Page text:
Open source Java - one year later
Plus ça change
A year ago this week Sun finally bowed to pressure and agreed to make Java a free, open source project. It was an odd move given Sun's strong resistance to making Java open source for a more than a decade.
Twelve months on, open source Java has made things a little easier for developers and attracted some expressions of support. It's notable, though, that no industry events have been arranged to celebrate the date while Sun's tools and runtimes continue to search for a role among Java developers.
Getting to open source was a long road. As late as 2004 co-founder and former chief executive Scott McNealy insisted Sun had no plans to make Java open source. He argued that only Sun could protect Java's integrity as a universal, cross-platform language and that the open source process could lead to fragmentation.
Less than two years later, McNealy's successor Jonathan Schwartz described the open source move as "momentous". It's amazing what a change of leadership can do. The choice of McNealy's birthday as the date of the open source announcement was, surely, coincidence.
While he had led Sun successfully from 1984, McNealy's last few years as CEO saw substantial losses, staff lay-offs and factory closures. And, despite birthing Java, Sun's own technological and business ineptitudes (here and here) had seen Sun's software overtaken by others in quality and user numbers.
Something had to give.
With Schwartz - formerly, and briefly, in charge of Sun's software business - now running the show, part of the long-overdue changes involved switching Java to open source. It was a move that was - mostly - welcomed, although Sun's decision to release the Java source using the GPL 2 licence was criticized.
There was also some collateral damage in the loss of a couple of senior executives who were not convinced of the strategic merit of open source. Sun fellow and Java chief Graham Hamilton left because he disagreed with the move. And Larry Singer, Sun's vice president of global information systems strategy, revealed recently he also left because, among other reasons, he disagreed with Schwartz over the open source strategy.
Was open sourcing Java worth the pain? Java's transition to open source has offered some positives for Sun - especially in the increasingly important mobile applications market. James Gosling - the creator of Java who took over Hamilton's role at Sun - said back in May he was pleased with the progress of Java as an open source project. This was echoed in August by Sun's software executive vice president Rich Green.
More recently, Terrence Barr, Sun's mobile and embedded systems evangelist, gave a positive spin on the history of Java's progress in the last year. He also said that Java could appear on Apple's iPhone in 2008.
Added to this, Google's enthusiasm for Java and talk of Sun working with Samsung on a Java phone to rival the iPhone could put Java in a strong position in this emerging market.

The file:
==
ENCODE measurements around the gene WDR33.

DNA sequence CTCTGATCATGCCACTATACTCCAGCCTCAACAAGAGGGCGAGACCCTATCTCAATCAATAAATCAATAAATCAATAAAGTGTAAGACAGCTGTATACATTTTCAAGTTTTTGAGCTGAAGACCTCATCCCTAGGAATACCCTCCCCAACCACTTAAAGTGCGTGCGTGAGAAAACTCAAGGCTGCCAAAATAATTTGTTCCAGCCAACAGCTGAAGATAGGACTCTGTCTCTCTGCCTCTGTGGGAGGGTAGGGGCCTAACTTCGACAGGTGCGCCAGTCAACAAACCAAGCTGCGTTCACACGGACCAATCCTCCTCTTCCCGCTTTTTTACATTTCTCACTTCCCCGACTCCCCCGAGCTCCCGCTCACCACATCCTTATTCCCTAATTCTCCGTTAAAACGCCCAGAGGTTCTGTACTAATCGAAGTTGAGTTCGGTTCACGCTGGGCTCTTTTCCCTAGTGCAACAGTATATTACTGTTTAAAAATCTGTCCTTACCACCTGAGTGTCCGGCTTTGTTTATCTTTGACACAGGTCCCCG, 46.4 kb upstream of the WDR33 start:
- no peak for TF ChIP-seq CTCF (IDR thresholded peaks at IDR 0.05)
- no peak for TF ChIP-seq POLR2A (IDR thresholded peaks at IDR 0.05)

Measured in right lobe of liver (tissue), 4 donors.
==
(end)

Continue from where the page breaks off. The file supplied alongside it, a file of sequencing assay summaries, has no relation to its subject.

And, Red Hat's announcement last week that it would work closely with Sun on open source projects - and Java in particular - adds some weight to Sun's strategy.
Even before it became open source, though, Java already occupied a strong position in open source development with hundreds of Java-based projects under way. However, Sun's decision to remove most of the encumbrances that had confused the licensing of Java applications has undoubtedly helped further the Java cause among open source developers. Sun said by the end of October there had been close to 12,700 full downloads of the open source Java Development Kit (JDK) since its release in May.
The real question remains, though, whether the move to open Java has helped - or will help - Sun attract developers and close the gap on Java developer tools and middleware rivals that opened up in the 1990s.
Despite the return to profit this year and vague mumblings about open source Java is helping it sell hardware in "emerging" markets, it is far too early to say whether slipping the leash from Java will contribute to Sun's success or make it any more relevant to software developers - which today, is not very relevant at all.
Sun is vague on Java customer numbers, talking in guarded terms of "strong" or "positive" figures, but it's been either unable or unwilling to share these figures. And, we're still waiting for Sun's software to make the kinds of numbers that will allow the CEO to finally break out revenue, to see how things are really doing.
When explaining his departure from Sun in the CIO panel session last week, Singer revealed, perhaps, more than he ought to have done about Sun's problem with making money from open source software. Asked why he fell out with Schwartz over Java he replied: 'Because he open sourced everything, and I had talked to some people at Oracle who were looking at trying to buy us, and they decided that our software was worth nothing anymore, so what the hell do you value the company at?'®